19. Thomas, V.; Herrera-Rimann, K.; Blanc, D.S.; Greub, G. Biodiversity of amoebae and amoeba-resisting bacteria in a hospital water network. Appl. Environ. Microbiol. 2006, 72, 2428–2438. [Google Scholar] [CrossRef] [PubMed]
  20. Rickard, A.H.; Leach, S.A.; Buswell, C.M.; High, N.J.; Handley, P.S. Coaggregation between aquatic bacteria is mediated by specific-growth-phase-dependent lectin-saccharide interactions. Appl. Environ. Microbiol. 2000, 66, 431–434. [Google Scholar] [CrossRef] [PubMed]
  21. Hall-Stoodley, L.; Costerton, J.W.; Stoodley, P. Bacterial biofilms: From the natural environment to infectious diseases. Nat. Rev. Microbiol. 2004, 2, 95–108. [Google Scholar] [CrossRef] [PubMed]
  22. Dohner, H.; Stilgenbauer, S.; Benner, A.; Leupolt, E.; Krober, A.; Bullinger, L.; Dohner, K.; Bentz, M.; Lichter, P. Genomic aberrations and survival in chronic lymphocytic leukemia. N. Engl. J. Med. 2000, 343, 1910–1916. [Google Scholar] [CrossRef] [PubMed]
  23. Cui, C.; Shu, W.; Li, P. Fluorescence In situ Hybridization: Cell-Based Genetic Diagnostic and Research Applications. Front. Cell Dev. Biol. 2016, 4, 89. [Google Scholar] [CrossRef] [PubMed]
  24. Douterelo, I.; Boxall, J.B.; Deines, P.; Sekar, R.; Fish, K.E.; Biggs, C.A. Methodological approaches for studying the microbial ecology of drinking water distribution systems. Water Res. 2014, 65, 134–156. [Google Scholar] [CrossRef] [PubMed]
  25. Nielsen, J.L.; Klausen, C.; Nielsen, P.H.; Burford, M.; Jorgensen, N.O.G. Detection of activity among uncultured Actinobacteria in a drinking water reservoir. FEMS Microbiol. Ecol. 2006, 55, 432–438. [Google Scholar] [CrossRef] [PubMed]
  26. Wilhartitz, I.; Mach, R.L.; Teira, E.; Reinthaler, T.; Herndl, G.J.; Farnleitner, A.H. Prokaryotic community analysis with CARD-FISH in comparison with FISH in ultra-oligotrophic ground- and drinking water. J. Appl. Microbiol. 2007, 103, 871–881. [Google Scholar] [CrossRef] [PubMed]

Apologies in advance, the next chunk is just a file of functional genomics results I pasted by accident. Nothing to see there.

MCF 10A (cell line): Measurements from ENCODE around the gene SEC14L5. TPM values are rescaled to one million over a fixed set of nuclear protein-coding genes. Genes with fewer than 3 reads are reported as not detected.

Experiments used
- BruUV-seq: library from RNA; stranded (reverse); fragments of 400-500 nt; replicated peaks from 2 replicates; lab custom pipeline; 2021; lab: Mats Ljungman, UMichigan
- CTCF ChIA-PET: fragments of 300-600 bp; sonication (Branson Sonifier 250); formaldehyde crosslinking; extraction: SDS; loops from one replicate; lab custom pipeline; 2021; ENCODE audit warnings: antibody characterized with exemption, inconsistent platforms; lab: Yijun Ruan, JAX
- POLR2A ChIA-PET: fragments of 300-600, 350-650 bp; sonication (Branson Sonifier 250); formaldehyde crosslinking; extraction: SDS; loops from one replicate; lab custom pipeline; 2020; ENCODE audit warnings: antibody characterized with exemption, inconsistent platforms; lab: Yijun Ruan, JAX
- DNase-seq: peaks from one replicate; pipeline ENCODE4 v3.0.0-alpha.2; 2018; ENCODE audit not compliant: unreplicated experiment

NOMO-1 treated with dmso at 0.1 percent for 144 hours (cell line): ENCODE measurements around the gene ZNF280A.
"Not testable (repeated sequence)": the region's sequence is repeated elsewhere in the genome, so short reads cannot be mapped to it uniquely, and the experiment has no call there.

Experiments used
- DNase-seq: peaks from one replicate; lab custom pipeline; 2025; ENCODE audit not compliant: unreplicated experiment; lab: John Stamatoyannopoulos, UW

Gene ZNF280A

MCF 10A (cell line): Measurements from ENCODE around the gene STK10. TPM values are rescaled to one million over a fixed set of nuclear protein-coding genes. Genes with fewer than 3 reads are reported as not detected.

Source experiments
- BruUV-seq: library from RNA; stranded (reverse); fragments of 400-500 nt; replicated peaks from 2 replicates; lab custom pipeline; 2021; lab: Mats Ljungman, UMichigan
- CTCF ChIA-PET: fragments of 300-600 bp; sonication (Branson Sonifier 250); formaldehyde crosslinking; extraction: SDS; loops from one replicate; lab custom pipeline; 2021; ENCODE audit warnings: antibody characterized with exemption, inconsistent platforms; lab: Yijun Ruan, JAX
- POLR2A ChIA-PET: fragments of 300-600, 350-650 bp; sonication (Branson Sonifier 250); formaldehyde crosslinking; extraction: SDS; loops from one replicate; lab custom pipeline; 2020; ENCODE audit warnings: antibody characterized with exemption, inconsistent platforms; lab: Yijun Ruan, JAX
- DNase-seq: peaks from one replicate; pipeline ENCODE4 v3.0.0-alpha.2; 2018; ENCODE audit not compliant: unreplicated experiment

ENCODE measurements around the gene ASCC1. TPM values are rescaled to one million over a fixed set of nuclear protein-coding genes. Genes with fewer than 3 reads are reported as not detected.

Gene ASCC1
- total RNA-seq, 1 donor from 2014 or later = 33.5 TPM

27. Deines, P.; Sekar, R.; Husband, P.S.; Boxall, J.B.; Osborn, A.M.; Biggs, C.A. A new coupon design for simultaneous analysis of in situ microbial biofilm formation and community structure in drinking water distribution systems. Appl. Microbiol. Biotechnol. 2010, 87, 749–756. [Google Scholar] [CrossRef] [PubMed]
  28. Ramalingam, B. The Role of Cell to Cell Interactions and Quorum Sensing in Formation of Biofilms by Drinking Water Bacteria, in Chemical and Biological Engineering. Ph.D. Thesis, Univeristy of Sheffield, United Kingdom, Sheffield, UK, 2012. [Google Scholar]
  29. Kubota, K. CARD-FISH for Environmental Microorganisms: Technical Advancement and Future Applications. Microbes Environ. 2013, 28, 3–12. [Google Scholar] [CrossRef] [PubMed]
  30. Hardoim, P.R.; van Overbeek, L.S.; Berg, G.; Pirttila, A.M.; Compant, S.; Campisano, A.; Doring, M.; Sessitsch, A. The Hidden World within Plants: Ecological and Evolutionary Considerations for Defining Functioning of Microbial Endophytes. Microbiol. Mol. Biol. Rev. 2015, 79, 293–320. [Google Scholar] [CrossRef] [PubMed]
  31. Yano, T.; Kubota, H.; Hanai, J.; Hitomi, J.; Tokuda, H. Stress Tolerance of Methylobacterium Biofilms in Bathrooms. Microbes Environ. 2013, 28, 87–95. [Google Scholar] [CrossRef] [PubMed]
  32. World Health Organization (WHO). Biosafety Manual, 3rd ed.; World Health Organization (WHO) Laboratory: Geneva, Switzerland, 2004. [Google Scholar]
  33. Thiel, T. Streaking Microbial Cultures on Agar Plates, in Science in the Real World: Microbes in Action; Department of Biology, University of Missuri-St. Louis: St. Louis, MO, USA, 1999. [Google Scholar]
  34. Reasoner, D.J.; Geldreich, E.E. A New Medium for the Enumeration and Subculture of Bacteria from Potable Water. Appl. Environ. Microbiol. 1985, 49, 1–7. [Google Scholar] [PubMed]
  35. Sandle, T. An approach for the reporting of microbiological results from water systems. PDA J. Pharm. Sci. Technol. 2004, 58, 231–237. [Google Scholar] [PubMed]
  36. Kalmbach, S.; Manz, W.; Szewzyk, U. Isolation of new bacterial species from drinking water biofilms and proof of their in situ dominance with highly specific 16S rRNA probes. Appl. Environ. Microbiol. 1997, 63, 4164–4170. [Google Scholar] [PubMed]
  37. Gallego, V.; Garcia, M.T.; Ventosa, A. Methylobacterium hispanicum sp. nov and Methylobacterium aquaticum sp. nov., isolated from drinking water. Int. J. Syst. Evolut. Microbiol. 2005, 55, 281–287. [Google Scholar] [CrossRef] [PubMed]
  38. Hiraishi, A.; Furuhata, K.; Matsumoto, A.; Koike, K.A.; Fukuyama, M.; Tabuchi, K. Phenotypic and Genetic Diversity of Chlorine-Resistant Methylobacterium Strains Isolated from Various Environments. Appl. Environ. Microbiol. 1995, 61, 2099–2107. [Google Scholar] [PubMed]
  39. Kepner, R.L.; Pratt, J.R. Use of Fluorochromes for Direct Enumeration of Total Bacteria in Environmental-Samples—Past and Present. Microbiol. Rev. 1994, 58, 603–615. [Google Scholar] [PubMed]
  40. Bautista-de Los Santos, Q.M.; Schroeder, J.L.; Blakemore, O.; Moses, J.; Haffey, M.; Sloan, W.; Pinto, A.J. The impact of sampling, PCR, and sequencing replication on discerning changes in drinking water bacterial community over diurnal time-scales. Water Res. 2016, 90, 216–224. [Google Scholar] [CrossRef] [PubMed]